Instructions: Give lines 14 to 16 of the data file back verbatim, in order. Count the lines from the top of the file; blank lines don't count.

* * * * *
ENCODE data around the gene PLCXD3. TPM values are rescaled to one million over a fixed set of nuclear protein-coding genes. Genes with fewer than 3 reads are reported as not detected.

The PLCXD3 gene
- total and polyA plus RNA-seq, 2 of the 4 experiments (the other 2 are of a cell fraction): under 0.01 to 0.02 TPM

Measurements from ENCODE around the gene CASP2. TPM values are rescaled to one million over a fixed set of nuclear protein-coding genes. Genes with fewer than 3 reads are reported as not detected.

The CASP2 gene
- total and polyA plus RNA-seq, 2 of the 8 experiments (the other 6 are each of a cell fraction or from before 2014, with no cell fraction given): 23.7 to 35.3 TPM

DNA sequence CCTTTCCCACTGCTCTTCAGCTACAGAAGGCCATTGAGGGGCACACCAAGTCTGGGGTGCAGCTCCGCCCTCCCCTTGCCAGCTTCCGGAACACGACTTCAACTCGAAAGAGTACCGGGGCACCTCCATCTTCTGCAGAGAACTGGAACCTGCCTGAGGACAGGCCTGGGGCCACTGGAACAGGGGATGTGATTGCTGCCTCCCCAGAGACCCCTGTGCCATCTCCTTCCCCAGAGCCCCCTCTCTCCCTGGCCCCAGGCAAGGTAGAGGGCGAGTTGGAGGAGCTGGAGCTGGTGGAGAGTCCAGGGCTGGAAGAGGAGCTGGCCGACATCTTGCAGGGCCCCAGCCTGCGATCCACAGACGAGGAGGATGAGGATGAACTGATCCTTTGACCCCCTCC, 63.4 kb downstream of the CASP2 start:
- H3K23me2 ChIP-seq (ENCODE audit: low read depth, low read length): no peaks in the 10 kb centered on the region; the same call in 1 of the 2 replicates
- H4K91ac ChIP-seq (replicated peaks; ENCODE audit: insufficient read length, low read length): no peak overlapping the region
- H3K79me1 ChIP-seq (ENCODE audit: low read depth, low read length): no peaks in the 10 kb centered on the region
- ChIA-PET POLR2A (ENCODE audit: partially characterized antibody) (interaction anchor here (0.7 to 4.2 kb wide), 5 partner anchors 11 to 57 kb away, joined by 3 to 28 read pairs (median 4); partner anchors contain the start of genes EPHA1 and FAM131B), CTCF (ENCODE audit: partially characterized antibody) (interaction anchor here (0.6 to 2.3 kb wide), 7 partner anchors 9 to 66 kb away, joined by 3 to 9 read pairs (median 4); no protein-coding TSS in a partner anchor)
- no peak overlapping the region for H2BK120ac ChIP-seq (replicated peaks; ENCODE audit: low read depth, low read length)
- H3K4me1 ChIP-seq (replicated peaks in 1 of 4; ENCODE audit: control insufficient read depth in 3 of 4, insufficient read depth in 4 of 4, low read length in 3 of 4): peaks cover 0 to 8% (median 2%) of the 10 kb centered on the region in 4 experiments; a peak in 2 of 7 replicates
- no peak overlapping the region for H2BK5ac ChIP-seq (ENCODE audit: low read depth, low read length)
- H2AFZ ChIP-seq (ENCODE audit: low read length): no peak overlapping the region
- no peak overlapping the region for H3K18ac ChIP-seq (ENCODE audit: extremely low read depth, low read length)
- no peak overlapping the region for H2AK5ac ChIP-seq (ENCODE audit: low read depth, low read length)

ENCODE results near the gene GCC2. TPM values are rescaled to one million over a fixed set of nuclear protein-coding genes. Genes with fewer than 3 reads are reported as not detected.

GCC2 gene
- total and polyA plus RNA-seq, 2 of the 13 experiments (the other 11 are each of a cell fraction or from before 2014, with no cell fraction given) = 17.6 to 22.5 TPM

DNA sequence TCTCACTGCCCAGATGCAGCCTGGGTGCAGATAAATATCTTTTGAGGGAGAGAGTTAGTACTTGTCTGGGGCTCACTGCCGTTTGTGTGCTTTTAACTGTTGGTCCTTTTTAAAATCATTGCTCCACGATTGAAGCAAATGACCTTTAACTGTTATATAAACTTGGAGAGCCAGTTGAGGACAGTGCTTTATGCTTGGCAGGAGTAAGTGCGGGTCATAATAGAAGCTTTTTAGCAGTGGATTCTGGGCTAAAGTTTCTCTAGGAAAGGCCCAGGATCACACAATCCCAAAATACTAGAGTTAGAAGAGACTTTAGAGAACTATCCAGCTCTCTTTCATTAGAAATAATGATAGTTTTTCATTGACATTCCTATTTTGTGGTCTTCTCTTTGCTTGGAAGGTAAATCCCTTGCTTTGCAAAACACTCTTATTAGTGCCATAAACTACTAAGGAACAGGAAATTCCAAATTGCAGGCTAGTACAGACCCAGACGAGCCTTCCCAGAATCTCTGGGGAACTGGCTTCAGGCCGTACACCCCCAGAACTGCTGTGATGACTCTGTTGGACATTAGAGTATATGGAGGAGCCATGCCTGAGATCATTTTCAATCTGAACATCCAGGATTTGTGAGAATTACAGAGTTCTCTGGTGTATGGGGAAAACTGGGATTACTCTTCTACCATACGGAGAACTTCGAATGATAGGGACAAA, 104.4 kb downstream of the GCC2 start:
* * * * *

- no peak overlapping the region for H2BK5ac ChIP-seq (ENCODE audit: low read depth, low read length)
- H2AFZ ChIP-seq (ENCODE audit: low read length): no peak overlapping the region
- no peak overlapping the region for H3K18ac ChIP-seq (ENCODE audit: extremely low read depth, low read length)